The first thing on the list was Saint Jean Cathedral. It started out being built in the Roman style (my favorite) but was transformed into Gothic along the way. They had the time to do it, since it took three centuries to complete it from 1175 to 1480! It is built right along the Saone River and the hill.
The inside of the cathedral is very pretty.
I also walked around the cathedral in the historic gardens that hold archaeological remains of the church and baptistery of Saint Etienne (side building in which Christians were baptized) from 429 upon which the cathedral was built.
The lone remaining standing arch if the baptistery is compelling of the time through the ages.
After which I meandered in the busy paved and narrow streets of Old Lyon. Did you know it is one of the largest old neighborhoods in the world dating back to medieval and Renaissance times that has been preserved through the ages, virtually unscathed? It is now a UNESCO World Heritage Site. The most famous street is pedestrian and called rue Saint Jean.
It is filled with boutiques but mainly typical Lyon restaurants called Bouchon. Which literally means cork. Are you sensing a foodie theme to this weekend? Well it is Lyon after all and thanksgiving fits nicely too!
Along Rue Saint Jean are many open passageways and doorways that can lead to unsuspected and gorgeous inner courtyards. I love the fact that you feel like an explorer never knowing what piece of architecture will delight you.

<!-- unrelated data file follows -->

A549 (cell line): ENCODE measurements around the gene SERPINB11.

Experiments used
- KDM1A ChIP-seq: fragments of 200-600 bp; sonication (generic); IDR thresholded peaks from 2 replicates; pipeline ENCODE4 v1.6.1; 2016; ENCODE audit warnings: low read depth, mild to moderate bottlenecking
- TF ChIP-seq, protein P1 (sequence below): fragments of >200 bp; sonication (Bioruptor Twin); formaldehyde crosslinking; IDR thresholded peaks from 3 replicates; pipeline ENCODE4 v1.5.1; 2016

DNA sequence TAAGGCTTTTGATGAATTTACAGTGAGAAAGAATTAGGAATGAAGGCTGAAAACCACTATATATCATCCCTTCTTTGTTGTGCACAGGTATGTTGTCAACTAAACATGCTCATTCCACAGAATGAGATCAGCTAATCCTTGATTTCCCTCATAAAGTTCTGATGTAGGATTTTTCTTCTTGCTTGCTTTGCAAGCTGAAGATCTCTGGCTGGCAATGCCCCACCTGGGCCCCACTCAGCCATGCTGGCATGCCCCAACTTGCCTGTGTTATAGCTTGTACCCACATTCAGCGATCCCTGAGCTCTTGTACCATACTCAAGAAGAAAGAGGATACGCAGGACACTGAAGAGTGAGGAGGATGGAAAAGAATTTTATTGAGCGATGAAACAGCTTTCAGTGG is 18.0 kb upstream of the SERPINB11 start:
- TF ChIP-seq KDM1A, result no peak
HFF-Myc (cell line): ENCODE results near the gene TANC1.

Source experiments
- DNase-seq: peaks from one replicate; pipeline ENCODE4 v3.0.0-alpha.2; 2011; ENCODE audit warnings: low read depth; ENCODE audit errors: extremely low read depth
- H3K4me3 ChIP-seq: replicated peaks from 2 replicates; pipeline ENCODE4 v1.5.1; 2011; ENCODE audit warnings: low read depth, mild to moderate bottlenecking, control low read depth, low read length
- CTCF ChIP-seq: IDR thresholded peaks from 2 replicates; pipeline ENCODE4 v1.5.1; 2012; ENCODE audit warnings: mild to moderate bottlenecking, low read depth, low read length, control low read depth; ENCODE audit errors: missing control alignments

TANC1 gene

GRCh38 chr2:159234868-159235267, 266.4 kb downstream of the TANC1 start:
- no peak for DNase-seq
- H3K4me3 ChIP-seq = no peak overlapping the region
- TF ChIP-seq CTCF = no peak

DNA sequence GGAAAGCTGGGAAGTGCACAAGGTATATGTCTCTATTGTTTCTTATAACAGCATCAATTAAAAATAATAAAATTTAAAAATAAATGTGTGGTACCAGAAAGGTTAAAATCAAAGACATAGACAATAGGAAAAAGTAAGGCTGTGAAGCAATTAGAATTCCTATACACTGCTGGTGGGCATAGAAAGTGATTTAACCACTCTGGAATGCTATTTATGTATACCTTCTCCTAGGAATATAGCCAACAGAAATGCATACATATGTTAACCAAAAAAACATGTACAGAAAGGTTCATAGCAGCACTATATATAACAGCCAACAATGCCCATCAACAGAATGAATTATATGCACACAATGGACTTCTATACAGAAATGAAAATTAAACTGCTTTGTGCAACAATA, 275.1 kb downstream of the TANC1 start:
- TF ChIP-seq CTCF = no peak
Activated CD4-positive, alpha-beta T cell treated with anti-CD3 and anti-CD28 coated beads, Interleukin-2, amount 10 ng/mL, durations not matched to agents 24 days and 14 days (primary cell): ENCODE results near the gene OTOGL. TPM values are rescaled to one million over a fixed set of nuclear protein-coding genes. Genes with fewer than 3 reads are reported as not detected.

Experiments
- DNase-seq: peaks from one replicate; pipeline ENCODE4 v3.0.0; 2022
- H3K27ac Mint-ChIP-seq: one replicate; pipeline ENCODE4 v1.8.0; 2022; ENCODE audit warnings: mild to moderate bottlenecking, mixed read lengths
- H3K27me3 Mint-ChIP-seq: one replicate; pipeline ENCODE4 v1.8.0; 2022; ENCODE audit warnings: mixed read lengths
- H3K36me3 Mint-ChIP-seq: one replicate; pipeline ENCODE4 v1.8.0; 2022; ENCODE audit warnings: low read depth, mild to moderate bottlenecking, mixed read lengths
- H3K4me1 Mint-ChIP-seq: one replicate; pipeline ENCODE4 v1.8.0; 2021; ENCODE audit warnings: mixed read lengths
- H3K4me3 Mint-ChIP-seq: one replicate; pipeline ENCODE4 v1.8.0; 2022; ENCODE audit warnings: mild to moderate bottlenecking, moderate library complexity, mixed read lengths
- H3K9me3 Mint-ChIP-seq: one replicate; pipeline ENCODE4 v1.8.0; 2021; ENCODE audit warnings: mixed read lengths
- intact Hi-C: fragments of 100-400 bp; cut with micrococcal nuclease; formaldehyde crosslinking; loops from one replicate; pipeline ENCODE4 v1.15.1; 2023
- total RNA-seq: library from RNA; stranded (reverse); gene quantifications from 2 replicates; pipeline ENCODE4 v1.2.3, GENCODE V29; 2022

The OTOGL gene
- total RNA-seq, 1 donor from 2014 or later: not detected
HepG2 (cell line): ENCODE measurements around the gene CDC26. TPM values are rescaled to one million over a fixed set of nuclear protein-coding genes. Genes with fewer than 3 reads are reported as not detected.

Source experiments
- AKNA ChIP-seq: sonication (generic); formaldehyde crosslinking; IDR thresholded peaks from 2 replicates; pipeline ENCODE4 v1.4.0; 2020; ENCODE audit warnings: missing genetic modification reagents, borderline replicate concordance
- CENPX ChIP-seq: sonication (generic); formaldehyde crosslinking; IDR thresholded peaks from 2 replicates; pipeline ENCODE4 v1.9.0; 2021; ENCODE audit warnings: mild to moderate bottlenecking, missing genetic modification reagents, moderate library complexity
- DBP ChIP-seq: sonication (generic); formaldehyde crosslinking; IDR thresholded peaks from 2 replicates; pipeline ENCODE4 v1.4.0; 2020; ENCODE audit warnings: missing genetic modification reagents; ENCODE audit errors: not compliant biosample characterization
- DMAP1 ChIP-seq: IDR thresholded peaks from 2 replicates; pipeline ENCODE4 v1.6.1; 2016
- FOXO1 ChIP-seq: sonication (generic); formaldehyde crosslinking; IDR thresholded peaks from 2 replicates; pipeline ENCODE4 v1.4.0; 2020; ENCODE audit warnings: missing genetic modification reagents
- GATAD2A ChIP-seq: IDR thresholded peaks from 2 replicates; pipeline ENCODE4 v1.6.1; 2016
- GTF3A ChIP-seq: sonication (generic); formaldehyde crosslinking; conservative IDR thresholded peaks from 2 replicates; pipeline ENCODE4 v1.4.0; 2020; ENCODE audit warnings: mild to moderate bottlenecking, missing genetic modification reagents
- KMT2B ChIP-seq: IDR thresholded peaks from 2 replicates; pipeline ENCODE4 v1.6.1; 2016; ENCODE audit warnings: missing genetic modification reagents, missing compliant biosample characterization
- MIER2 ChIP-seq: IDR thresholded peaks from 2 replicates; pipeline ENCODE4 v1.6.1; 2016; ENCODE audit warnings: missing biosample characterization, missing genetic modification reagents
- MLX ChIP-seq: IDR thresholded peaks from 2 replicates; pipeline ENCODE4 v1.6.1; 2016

The most famous attraction in the Vieux Lyon are the Traboules. The name comes from Latin and means “to cross”. They are medieval passageways used originally by silk merchants to move their product. The street layout is such that there are very few connecting streets perpendicular to the river. The Traboules was a way for people to quickly get to the river (at the time there was no running water). There are around 500 of them.
During WWII, the Traboules were used by the Resistance and helped prevent complete German occupation. Some passages are underground and hidden from view, most are on private property so not all accessible to tourists.
A lot of apartments use them as their only way in and out, and I feel bad for those who live in the ones accessible to tourists as that must get old fast. You can’t tell most of the time if a Traboule exists or not, and locals consider you a true local once you know them all by heart.
On the way back to my friends place, the twilight was setting in and the setting sun was beautiful over the Saone river. I snapped a couple of shots quickly, hoping nothing was burning in the oven ! French people usually eat pretty late starting from 8 pm.
Thanksgiving diner was delish, but I was so busy, I didn’t have time for many pictures sorry! My friends thought the sweet potato casserole was very funny tasting haha!, but they enjoyed the corn bread and the stuffing. Pumpkin pie was also an unusual hit, but I served it with vanilla ice cream just in case. French don’t eat pumpkin in sweet dishes or desert. I even had a vegetarian friend tasting the turkey. My friends are the best !
I’ll be making another post on the Dior makeup I got for my birthday, so watch out for that.
to be continued…